ARNI method - general information
The ARNI method is a specific training developed by clinical and university researches for survivors of stroke, survivors of brain injuries, based on self-controlled strategy.
This specific training method has been known and taught in England more 20 years. The number of educated trainers is in the hundreds and growing.
The ARNI method is up to date. Research is continuously going on regarding the method and the most effective procedures of it. Several research centres, hospitals and universities are examining the topic in the UK. It is a widely understood fact, that stroke is followed by an intense physical disability.
By using the ARNI method, participants and patients can overcome their fears and effectively improve their self-confidence.
The patient, treated by the ARNI method, learns how to sit up and stand up in a very short period of time Thus, he gains psychical strength, which helps him to continue the exercises, that at most of the times, require huge willpower and intension.
When elaborating the ARNI method, our aim was to work out exercises that do not cause pain and that help patients to get back to their functional, active everyday life as soon as possible. Where they can directly experience, that getting dressed becomes easier day by day, that they are able to walk without any medical aids, that they can raise their arms, they can sign their names and they are able to continue their hobbies, which delights them.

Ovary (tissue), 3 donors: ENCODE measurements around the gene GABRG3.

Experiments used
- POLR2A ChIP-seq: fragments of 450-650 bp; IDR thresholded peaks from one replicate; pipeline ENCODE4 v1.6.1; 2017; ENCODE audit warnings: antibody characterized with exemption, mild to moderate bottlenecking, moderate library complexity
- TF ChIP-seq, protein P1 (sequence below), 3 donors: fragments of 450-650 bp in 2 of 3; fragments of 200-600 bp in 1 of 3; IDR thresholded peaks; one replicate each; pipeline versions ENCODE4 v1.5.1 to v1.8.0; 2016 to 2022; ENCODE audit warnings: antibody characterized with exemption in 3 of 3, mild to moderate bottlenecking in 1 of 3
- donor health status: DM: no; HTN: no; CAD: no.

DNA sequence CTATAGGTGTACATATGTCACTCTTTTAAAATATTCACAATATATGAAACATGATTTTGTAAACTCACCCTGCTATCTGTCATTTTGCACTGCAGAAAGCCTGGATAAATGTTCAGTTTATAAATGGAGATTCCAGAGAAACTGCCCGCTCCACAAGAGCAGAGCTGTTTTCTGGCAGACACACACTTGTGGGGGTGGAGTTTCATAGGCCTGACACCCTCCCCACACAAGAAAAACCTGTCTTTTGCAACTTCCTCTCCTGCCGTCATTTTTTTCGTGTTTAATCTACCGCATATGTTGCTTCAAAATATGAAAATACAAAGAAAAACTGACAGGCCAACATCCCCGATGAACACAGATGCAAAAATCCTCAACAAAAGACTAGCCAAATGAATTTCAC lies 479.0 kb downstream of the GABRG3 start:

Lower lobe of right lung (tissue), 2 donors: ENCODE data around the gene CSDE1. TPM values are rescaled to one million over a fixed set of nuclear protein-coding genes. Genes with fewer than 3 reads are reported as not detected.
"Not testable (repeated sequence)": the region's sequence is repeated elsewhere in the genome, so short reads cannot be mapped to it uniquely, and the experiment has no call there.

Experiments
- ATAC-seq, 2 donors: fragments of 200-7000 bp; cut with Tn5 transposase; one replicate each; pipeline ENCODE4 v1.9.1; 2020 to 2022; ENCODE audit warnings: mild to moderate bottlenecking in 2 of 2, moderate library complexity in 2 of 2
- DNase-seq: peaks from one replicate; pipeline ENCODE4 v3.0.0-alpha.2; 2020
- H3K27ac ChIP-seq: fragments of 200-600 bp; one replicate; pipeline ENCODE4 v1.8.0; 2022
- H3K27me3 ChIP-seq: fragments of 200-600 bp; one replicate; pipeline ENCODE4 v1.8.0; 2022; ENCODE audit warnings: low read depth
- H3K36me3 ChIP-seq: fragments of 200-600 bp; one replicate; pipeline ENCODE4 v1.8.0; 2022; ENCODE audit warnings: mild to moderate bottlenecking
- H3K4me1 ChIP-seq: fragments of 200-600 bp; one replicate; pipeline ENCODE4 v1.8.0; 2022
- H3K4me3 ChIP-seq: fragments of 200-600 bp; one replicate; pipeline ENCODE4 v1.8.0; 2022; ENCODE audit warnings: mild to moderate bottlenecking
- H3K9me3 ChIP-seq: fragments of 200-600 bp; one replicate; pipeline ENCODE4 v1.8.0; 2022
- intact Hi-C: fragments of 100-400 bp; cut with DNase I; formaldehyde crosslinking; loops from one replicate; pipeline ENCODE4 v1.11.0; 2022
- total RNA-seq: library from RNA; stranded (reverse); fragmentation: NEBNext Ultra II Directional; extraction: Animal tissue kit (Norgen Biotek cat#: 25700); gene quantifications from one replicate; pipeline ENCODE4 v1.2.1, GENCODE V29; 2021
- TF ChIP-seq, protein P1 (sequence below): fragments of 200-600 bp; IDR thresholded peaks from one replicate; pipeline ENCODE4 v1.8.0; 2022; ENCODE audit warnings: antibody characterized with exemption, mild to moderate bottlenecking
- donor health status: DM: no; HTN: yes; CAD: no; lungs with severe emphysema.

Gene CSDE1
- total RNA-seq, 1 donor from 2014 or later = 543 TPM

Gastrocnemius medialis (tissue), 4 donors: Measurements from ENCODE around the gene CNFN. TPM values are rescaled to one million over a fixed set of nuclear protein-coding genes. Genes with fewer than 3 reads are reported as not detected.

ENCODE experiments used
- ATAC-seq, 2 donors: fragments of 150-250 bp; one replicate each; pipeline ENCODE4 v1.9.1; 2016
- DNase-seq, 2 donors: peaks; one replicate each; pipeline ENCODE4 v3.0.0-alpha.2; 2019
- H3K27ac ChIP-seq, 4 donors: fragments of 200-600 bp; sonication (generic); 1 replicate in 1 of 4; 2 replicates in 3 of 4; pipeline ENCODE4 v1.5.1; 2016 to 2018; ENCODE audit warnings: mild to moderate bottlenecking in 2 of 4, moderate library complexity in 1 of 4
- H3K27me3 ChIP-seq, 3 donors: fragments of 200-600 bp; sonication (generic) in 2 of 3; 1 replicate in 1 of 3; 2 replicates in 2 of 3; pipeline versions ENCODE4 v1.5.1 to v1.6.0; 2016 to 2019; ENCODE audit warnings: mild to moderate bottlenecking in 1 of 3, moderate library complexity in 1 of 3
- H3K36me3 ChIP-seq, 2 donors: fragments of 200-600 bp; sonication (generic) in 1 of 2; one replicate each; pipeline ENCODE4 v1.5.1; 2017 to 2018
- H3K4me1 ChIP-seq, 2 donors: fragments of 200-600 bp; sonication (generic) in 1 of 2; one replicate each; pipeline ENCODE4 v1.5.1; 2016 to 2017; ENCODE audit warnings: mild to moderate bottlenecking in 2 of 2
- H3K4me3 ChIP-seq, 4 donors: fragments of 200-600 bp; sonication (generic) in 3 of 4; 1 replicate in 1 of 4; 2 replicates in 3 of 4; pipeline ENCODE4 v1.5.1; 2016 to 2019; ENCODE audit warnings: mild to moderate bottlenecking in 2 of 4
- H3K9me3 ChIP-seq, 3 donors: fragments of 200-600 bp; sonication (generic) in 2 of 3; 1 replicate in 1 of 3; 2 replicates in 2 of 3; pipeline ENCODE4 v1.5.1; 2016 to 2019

The ARNI Institute is to train and provide specialist instructors & therapists. They will teach you the ARNI functional ‘retraining’ strategies and will support you to take charge of your own recovery via these principles.
Stroke survivors want to be more independent but usually need help to do so. Our aim is to take you from the stage where an NHS therapist becomes unavailable, to the stage where you can go on to make the activities of your daily life part of the ‘retraining’ you do to help yourself.
Current neurological scientific research supports the premise that your brain has the ability to positively adapt to assist recovery of lost function after stroke .